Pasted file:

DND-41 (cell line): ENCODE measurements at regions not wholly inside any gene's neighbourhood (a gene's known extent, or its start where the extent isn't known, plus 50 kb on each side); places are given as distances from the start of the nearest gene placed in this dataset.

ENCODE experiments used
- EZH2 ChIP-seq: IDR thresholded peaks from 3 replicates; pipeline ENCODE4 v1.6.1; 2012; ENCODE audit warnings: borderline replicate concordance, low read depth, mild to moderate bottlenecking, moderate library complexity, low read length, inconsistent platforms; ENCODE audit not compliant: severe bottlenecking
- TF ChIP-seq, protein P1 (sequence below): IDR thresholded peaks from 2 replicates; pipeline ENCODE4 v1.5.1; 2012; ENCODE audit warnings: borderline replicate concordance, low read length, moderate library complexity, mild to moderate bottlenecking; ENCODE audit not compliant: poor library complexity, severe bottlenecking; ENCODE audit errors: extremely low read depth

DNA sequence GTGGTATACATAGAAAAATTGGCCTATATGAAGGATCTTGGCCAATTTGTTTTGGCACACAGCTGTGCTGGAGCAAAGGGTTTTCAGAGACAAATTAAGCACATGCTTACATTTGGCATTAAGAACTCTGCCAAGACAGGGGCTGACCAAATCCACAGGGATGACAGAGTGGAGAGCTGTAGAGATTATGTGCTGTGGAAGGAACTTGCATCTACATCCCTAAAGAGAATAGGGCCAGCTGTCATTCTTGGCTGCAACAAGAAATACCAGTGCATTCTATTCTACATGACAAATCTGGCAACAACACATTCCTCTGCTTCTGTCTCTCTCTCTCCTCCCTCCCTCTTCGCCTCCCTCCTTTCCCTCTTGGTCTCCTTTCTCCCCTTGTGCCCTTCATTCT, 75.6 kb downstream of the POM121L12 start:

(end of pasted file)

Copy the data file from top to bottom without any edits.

DND-41 (cell line): ENCODE measurements at regions not wholly inside any gene's neighbourhood (a gene's known extent, or its start where the extent isn't known, plus 50 kb on each side); places are given as distances from the start of the nearest gene placed in this dataset.

ENCODE experiments used
- EZH2 ChIP-seq: IDR thresholded peaks from 3 replicates; pipeline ENCODE4 v1.6.1; 2012; ENCODE audit warnings: borderline replicate concordance, low read depth, mild to moderate bottlenecking, moderate library complexity, low read length, inconsistent platforms; ENCODE audit not compliant: severe bottlenecking
- TF ChIP-seq, protein P1 (sequence below): IDR thresholded peaks from 2 replicates; pipeline ENCODE4 v1.5.1; 2012; ENCODE audit warnings: borderline replicate concordance, low read length, moderate library complexity, mild to moderate bottlenecking; ENCODE audit not compliant: poor library complexity, severe bottlenecking; ENCODE audit errors: extremely low read depth

DNA sequence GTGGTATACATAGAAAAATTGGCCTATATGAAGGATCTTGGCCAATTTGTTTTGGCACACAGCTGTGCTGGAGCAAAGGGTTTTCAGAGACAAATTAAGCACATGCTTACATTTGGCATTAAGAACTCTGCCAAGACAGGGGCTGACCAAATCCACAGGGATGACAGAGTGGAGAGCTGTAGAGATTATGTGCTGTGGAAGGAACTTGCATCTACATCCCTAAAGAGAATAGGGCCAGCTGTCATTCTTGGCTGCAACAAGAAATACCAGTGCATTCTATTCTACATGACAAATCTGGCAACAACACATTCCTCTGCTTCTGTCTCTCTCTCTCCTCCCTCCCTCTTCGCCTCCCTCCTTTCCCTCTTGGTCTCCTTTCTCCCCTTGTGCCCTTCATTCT, 75.6 kb downstream of the POM121L12 start: